Thursday, September 29, 2005

Churches of Exmoor #4

is a CCT church, and one of their early vestings. It stands at an awkward bend in the road on a steeply sloping hillside. The edges of Exmoor open out towards the Quantock Hills, and the church is small quaint and irregular, quite in keeping with the surroundings. Much is of indeterminate date, including the plain tower which could be C13 or just as easily C18. The external stair on the south side is obviously later and oh so tempting to climb. The door into the tower was as expected locked. Not so the church itself, a simple nave and narrower lower chancel. Between the tow a lovely coloured screen with the year inscribed don the frieze - 1632. Pevsner suggests the tracery is reused but in this part of the world it may well be contemprary with the date. What he did miss was the C13 north lancet with its C15 glass of the St Johns, Evangelist above and Baptist below.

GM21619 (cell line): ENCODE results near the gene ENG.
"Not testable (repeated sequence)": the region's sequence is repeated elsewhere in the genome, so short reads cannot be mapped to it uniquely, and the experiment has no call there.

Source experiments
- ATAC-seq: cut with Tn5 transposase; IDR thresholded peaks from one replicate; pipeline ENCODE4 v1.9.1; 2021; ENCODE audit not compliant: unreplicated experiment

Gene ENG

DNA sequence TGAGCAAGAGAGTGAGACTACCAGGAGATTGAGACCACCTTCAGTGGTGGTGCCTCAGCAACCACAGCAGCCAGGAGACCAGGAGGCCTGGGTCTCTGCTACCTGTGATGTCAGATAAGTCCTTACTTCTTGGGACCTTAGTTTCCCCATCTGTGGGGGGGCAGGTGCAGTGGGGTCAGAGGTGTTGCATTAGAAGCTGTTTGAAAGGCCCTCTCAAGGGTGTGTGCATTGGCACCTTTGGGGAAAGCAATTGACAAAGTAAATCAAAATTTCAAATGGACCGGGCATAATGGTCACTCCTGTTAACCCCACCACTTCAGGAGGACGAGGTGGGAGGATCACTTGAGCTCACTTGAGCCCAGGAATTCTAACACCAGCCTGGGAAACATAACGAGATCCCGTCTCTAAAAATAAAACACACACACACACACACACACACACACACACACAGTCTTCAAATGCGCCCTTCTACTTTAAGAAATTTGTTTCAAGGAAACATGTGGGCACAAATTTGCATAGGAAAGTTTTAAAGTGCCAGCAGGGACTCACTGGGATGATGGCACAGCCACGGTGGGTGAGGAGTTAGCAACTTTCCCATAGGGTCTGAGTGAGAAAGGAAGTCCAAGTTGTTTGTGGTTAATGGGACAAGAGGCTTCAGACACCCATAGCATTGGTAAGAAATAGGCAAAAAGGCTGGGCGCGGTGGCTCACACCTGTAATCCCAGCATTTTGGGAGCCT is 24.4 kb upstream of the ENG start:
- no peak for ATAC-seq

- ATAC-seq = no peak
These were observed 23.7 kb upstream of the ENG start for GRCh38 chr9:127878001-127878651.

Quite a scattered village, the church itself to the NE high on a hill with views all around. Tall tower, the buttresses without a lot to do it seems as there is not much to them! The church itself heavily restored in 1881-2. The interior has what seems a Victorian arcade and aisle, but could be retooled. The font is quite elegant and not of a common design. Octagonal it has shallow incised decoration, largely floral/foliage motifs, in small panels around the bowl and underneath in a lower tier of decoration, yet the stem is completely plain yet slim. Pevsner says Perp, it could be early C17 in my view. The screen is supposed to contain old bits, if so they are cleverly disguised! The reredos is Jacobean, with three typical blank arches, not mentioned by the master, nor is the C18 pulpit, nor a rather handsome stained glass composition of Fortitude, Justice and Godliness. Fortitude looks quite sweet, Justice has odd things coming out of his forehead and a long beard, whilst Godliness I think is a woman but I could be wrong! The Master does mention the most tedious of wall memorials (a draped urn) because it is signed by King of Bath who churned out such pap in vast numbers yet can surprise with an elegant composition of which this is not one. The PCC had the decency to hide it in the vestry.